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Somebody get the man another espresso.



When last we saw “Mad Men” star Jon Hamm, he had a full plate. Season five ended with his character, Don Draper, and the rest of the old-boy network at Sterling Cooper Draper Pryce wrestling with issues like adultery and suicide. Turns out his time off from the series was almost as stressful.

“I’ve been around long enough to remember the Big Eight,” the Missouri alum (Class of `93) told Associated Press television writer Lynn Elber. “Then, we’re in the Big 12. And now we’re in the SEC, which is really weird for me because this is our first season, and our football team just got destroyed.

“But a rising tide lifts all boats,” he added, “and we will, hopefully, be challenged by our new conference.”

“Mad Men” makes its debut this season April 7, the night before the NCAA championship game, and the shooting schedule has wreaked havoc on his regular sports-viewing habits. The Tigers open tournament play against Ole Miss on Friday at Nashville, but Hamm _ who played football, baseball and swam in high school _ concedes he hasn’t been able to follow them as closely as he’d like.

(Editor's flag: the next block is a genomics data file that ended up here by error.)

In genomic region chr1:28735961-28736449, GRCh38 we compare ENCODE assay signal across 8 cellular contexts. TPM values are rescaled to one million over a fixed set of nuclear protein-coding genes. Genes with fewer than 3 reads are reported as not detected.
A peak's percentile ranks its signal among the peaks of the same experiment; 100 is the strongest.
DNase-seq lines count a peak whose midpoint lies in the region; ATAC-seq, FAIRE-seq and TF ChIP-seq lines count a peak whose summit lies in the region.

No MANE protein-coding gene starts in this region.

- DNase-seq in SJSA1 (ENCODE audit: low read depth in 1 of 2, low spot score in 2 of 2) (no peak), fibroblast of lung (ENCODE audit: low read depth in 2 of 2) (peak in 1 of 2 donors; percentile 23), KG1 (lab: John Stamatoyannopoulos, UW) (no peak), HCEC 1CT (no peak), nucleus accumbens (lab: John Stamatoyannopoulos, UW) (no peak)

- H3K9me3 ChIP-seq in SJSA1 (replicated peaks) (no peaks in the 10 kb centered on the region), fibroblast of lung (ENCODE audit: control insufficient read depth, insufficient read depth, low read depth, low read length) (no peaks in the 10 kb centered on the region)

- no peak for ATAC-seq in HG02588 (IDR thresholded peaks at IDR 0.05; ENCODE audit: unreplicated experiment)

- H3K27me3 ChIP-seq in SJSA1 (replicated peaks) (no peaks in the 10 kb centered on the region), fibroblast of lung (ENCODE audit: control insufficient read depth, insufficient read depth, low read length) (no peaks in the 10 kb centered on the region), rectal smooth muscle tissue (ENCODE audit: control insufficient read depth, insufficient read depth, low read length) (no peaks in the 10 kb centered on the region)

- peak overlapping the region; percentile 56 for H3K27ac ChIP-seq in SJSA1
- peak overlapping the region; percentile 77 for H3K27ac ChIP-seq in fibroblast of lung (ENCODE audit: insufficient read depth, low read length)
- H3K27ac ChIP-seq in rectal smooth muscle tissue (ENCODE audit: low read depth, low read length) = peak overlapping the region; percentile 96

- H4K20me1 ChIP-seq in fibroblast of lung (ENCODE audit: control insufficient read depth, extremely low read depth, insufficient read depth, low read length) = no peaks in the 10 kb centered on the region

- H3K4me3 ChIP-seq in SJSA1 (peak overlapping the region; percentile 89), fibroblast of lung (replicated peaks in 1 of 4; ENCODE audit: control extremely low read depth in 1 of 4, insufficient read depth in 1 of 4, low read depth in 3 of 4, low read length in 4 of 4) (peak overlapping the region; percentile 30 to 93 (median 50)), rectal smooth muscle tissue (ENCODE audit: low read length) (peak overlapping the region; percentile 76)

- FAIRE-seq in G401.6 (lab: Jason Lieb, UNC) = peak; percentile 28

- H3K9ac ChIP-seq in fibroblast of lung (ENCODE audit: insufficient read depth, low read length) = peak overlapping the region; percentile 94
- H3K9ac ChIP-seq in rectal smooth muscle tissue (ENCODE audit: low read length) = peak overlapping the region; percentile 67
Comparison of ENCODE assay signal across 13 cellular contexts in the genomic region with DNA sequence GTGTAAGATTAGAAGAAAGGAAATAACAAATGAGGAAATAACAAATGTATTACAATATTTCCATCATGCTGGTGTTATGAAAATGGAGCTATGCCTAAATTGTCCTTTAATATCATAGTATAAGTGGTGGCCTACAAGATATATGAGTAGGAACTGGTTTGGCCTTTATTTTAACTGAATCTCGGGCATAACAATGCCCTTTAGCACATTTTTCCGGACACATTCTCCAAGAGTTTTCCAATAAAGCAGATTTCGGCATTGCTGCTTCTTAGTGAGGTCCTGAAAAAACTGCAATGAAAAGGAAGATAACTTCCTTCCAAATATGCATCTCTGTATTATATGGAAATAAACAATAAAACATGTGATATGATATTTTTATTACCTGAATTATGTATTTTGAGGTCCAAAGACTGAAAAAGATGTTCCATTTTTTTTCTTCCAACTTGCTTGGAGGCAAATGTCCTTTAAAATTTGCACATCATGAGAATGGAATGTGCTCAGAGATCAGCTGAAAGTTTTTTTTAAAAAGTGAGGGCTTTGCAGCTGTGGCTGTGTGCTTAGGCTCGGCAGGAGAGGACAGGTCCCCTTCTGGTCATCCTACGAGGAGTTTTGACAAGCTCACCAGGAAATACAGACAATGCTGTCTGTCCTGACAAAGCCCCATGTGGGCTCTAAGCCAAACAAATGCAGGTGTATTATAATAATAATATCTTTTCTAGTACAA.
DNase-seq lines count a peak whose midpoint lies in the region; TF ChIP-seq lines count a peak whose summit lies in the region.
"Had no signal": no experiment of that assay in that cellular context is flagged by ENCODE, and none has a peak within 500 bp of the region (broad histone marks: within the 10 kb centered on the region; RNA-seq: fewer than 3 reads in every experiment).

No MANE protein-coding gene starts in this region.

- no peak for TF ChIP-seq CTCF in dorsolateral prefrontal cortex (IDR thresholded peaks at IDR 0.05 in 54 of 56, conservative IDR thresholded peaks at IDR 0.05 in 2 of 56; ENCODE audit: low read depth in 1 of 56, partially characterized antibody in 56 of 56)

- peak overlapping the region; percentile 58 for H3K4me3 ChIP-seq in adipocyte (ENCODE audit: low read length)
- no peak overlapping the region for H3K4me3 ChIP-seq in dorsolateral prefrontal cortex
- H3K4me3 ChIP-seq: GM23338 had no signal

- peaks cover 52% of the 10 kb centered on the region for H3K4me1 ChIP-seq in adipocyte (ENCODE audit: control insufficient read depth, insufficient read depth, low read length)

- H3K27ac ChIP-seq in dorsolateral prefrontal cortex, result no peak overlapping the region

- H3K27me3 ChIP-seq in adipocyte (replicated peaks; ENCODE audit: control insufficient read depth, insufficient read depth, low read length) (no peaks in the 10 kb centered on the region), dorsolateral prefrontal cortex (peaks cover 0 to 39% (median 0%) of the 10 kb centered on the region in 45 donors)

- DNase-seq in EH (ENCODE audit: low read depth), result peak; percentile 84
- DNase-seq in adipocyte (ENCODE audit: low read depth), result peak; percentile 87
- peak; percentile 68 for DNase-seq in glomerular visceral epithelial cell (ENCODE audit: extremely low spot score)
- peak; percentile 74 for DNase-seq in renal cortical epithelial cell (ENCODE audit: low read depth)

“We’re usually off by this time, so I usually get the whole March Madness-wash-over-me excitement. That has not been this season,” he said. “Last year, we finished (taping) in February. This year, it will be April. So I missed the World Series last year, I missed the playoffs this year, I’ll miss everything but the Stanley Cup playoffs.”

Not that it will stop him from filling out a bracket.

“I usually do every year. Give somebody $10,” Hamm chuckled, “and break the law.”



From the opening tip of the play-in games until the sound of “One Shining Moment” is blaring in the background as confetti falls on the newly crowned champion, we will be told over and over how each and every tournament game is freighted with emotion.

But if top-seeded Kansas and North Carolina both win their first games, and wind up colliding in the second round at Kansas City’s Sprint Arena, well, you’ll probably see Tar Heels coach Roy Williams fined for carrying excessive baggage.

Williams’ ties to both schools are wrenching. He was born in in North Carolina, played briefly there, and worked under legendary coach Dean Smith as an assistant. Then he went to Kansas and made his reputation as one of the best in the game by winning almost everything in sight _ Williams still has more wins in Kansas City than any other active coach, including current Jayhawks coach, Bill Self _ except the national title. He had to go back to UNC to do that.

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